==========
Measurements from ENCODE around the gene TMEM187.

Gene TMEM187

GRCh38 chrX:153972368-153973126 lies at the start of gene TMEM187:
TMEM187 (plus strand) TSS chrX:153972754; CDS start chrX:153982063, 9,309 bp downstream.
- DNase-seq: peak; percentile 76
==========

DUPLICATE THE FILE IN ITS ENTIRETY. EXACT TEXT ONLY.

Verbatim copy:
Measurements from ENCODE around the gene TMEM187.

Gene TMEM187

GRCh38 chrX:153972368-153973126 lies at the start of gene TMEM187:
TMEM187 (plus strand) TSS chrX:153972754; CDS start chrX:153982063, 9,309 bp downstream.
- DNase-seq: peak; percentile 76